For many women with age-related infertility, egg donation is the only possible treatment, as there simply aren’t enough eggs of good quality to provide a reasonable chance of conceiving. Until recently, there has been a great shortage of donor eggs in Britain. The result was that many UK patients faced long waiting times for donor eggs at home - and some went abroad (to Spain, Cyprus, USA) where donor eggs were more plentiful.
The good news is that this problem is rapidly being resolved. New regulations allow greater compensation to donors, and the introduction of more efficient freezing techniques have finally make egg banking as feasible as sperm banking. As a result, egg donation is now much more straight forward than ever before: waiting lists have been reduced and the need to travel overseas is no longer necessary. And leading this march of progress is the London Egg Bank, a partner clinic of the Bridge Centre.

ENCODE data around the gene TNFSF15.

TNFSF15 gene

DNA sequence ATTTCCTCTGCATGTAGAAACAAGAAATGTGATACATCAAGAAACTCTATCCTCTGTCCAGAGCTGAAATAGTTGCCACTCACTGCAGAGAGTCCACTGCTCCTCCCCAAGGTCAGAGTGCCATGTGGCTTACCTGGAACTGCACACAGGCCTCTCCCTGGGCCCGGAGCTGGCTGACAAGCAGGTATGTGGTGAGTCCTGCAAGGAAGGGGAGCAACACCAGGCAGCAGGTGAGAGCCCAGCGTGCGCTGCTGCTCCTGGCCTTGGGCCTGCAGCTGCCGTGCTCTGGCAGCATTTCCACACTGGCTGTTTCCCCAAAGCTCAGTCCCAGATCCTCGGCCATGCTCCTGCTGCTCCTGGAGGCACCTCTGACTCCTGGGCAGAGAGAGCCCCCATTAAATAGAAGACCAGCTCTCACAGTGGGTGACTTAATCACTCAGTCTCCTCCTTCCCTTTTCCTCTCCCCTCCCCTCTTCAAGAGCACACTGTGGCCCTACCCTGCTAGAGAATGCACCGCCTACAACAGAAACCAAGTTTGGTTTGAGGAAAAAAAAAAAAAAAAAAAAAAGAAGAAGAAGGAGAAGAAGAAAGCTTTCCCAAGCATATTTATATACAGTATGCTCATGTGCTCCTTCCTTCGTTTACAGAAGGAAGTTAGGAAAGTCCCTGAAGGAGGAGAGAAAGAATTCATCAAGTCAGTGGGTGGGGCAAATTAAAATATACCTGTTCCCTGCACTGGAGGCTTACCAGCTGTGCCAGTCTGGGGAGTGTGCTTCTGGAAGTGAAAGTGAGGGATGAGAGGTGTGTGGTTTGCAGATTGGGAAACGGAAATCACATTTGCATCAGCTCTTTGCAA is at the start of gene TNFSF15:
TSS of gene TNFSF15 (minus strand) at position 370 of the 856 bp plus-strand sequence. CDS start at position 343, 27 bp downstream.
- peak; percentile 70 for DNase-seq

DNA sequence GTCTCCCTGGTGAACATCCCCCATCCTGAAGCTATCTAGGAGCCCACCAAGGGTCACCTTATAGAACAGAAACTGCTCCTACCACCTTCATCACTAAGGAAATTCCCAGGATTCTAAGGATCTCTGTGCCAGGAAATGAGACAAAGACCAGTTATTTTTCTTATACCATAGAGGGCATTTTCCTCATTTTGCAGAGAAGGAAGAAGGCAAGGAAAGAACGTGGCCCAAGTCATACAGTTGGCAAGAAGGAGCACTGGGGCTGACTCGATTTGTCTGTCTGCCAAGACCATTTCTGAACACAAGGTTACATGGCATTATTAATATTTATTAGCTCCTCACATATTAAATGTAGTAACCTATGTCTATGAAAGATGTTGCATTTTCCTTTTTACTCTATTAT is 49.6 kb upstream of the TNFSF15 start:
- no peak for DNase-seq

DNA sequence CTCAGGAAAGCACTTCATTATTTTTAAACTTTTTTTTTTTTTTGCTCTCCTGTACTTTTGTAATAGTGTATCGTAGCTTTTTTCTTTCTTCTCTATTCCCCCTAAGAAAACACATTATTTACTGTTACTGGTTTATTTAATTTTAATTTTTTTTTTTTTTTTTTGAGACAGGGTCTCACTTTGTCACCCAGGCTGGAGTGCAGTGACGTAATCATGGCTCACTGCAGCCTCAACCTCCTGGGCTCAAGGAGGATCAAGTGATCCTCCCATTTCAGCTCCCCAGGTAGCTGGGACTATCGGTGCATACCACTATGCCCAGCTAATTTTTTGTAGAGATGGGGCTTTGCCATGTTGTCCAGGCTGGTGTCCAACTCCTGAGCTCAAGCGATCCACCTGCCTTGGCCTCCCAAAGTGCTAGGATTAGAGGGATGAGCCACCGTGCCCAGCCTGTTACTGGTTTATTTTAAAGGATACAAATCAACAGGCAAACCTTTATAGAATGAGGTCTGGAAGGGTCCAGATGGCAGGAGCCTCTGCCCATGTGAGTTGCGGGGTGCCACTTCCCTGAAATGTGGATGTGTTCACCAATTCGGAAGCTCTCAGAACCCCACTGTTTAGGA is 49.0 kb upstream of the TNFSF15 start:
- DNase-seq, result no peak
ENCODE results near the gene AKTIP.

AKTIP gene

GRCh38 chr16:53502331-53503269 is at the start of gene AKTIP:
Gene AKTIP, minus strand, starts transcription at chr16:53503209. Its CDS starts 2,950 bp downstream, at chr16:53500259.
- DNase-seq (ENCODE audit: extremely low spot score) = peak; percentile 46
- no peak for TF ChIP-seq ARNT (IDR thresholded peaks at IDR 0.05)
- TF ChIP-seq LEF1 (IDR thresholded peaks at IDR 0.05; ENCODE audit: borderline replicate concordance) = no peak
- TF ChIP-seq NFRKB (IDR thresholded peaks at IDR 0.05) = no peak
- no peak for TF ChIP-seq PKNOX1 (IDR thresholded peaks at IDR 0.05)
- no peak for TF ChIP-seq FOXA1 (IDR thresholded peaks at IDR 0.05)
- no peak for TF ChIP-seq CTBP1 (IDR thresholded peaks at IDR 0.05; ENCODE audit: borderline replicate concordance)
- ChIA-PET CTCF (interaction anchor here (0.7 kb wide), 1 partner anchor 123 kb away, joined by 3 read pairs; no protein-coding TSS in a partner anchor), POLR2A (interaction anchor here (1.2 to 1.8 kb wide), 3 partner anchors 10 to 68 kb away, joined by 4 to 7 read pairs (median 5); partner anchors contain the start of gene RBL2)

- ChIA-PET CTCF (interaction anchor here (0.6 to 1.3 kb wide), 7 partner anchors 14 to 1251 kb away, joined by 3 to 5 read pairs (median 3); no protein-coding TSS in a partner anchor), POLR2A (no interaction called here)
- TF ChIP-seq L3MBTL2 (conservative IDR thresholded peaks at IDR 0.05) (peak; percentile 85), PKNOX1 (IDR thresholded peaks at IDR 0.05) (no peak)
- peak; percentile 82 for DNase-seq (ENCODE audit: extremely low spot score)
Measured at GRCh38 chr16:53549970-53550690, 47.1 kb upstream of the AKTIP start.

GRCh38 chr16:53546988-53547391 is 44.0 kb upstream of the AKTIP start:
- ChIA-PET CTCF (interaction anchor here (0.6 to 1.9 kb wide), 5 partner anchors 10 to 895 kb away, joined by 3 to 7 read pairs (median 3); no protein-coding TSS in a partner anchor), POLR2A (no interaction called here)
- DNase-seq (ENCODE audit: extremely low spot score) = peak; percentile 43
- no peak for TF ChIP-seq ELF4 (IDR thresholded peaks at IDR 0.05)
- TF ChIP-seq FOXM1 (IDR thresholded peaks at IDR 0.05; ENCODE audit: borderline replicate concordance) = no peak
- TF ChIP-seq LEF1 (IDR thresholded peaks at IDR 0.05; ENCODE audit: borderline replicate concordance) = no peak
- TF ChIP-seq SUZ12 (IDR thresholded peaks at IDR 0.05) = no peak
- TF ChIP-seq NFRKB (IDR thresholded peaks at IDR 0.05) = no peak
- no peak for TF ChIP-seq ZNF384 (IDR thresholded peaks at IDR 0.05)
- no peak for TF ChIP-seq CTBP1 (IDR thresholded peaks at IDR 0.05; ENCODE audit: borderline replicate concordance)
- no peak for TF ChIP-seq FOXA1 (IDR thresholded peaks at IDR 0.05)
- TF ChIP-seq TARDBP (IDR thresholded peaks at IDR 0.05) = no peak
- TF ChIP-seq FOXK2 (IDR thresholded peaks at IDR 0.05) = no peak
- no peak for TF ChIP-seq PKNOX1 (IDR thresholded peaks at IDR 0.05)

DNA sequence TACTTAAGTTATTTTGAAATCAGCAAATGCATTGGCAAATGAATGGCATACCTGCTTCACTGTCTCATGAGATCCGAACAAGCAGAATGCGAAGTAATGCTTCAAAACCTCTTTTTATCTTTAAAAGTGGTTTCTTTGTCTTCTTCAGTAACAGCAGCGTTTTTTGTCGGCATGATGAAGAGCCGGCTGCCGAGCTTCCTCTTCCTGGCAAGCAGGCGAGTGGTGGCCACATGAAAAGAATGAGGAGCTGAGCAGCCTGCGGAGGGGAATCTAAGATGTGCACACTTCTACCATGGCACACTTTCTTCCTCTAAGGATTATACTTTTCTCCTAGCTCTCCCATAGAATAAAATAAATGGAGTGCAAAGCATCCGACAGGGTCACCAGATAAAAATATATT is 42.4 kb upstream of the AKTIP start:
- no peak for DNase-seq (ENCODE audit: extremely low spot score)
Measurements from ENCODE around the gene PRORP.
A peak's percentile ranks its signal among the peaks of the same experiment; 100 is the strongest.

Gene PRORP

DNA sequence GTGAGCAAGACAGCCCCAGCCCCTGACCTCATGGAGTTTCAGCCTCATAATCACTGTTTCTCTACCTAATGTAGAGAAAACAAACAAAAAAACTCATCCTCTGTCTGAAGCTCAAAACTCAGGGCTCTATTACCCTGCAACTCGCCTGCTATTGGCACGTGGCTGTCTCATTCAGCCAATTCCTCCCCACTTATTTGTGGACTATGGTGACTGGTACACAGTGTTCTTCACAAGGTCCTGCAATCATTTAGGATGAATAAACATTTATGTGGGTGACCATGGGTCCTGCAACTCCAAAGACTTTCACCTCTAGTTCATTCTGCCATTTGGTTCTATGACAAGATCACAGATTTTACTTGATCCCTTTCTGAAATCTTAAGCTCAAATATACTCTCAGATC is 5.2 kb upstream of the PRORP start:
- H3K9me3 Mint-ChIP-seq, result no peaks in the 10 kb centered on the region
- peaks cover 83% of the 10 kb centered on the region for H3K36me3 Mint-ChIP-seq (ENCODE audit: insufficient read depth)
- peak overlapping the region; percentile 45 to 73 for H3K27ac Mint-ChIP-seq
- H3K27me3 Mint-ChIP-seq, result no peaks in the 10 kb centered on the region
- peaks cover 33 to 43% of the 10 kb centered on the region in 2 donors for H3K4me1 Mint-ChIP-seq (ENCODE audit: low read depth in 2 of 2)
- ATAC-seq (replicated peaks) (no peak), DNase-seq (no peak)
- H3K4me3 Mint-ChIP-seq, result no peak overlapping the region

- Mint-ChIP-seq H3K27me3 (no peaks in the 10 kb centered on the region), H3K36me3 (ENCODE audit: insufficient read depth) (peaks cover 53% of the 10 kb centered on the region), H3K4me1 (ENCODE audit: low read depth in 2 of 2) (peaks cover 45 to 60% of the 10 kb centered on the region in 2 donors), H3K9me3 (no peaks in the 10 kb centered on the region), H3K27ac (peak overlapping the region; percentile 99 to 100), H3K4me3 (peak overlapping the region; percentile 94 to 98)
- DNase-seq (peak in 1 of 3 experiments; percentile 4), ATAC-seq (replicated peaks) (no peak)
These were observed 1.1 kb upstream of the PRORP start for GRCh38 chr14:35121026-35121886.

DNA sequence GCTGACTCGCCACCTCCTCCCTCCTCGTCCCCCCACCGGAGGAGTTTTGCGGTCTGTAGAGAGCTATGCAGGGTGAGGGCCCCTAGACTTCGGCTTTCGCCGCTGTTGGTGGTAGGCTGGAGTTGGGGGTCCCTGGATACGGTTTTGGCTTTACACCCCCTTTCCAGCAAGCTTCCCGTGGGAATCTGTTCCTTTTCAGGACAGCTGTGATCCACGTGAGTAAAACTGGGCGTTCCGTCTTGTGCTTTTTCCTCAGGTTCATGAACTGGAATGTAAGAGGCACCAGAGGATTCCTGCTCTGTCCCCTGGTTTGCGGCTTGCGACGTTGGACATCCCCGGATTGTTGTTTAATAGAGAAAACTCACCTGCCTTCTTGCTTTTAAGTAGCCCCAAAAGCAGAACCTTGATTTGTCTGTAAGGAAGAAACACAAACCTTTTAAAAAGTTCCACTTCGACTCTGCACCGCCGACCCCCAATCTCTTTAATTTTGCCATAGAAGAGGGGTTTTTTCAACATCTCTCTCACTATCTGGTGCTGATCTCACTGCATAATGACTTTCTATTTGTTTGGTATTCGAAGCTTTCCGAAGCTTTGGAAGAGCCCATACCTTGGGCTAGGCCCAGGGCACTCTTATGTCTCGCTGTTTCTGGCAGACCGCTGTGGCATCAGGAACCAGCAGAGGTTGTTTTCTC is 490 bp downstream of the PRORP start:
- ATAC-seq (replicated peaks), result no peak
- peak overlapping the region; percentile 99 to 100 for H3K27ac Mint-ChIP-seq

There are several ways in which donor eggs can now be made available.
- Altruistic (registered) egg donation provided by donors who are unrelated and anonymous to the recipients – they donate their eggs for altruistic reasons. Altruistic egg donors are not paid but can claim expenses incurred in coming for treatment, such as child care and travel costs.
- Partner to partner with egg sharing, in which one partner donates some eggs to her female partner (as above) and some to an anonymous recipient in return for heavily subsidised IVF treatment.
- Known egg donation is when a friend or relative is brought to the clinic by the patient to donate her eggs specifically to that patient.
Find our more about egg donation via the London Egg Bank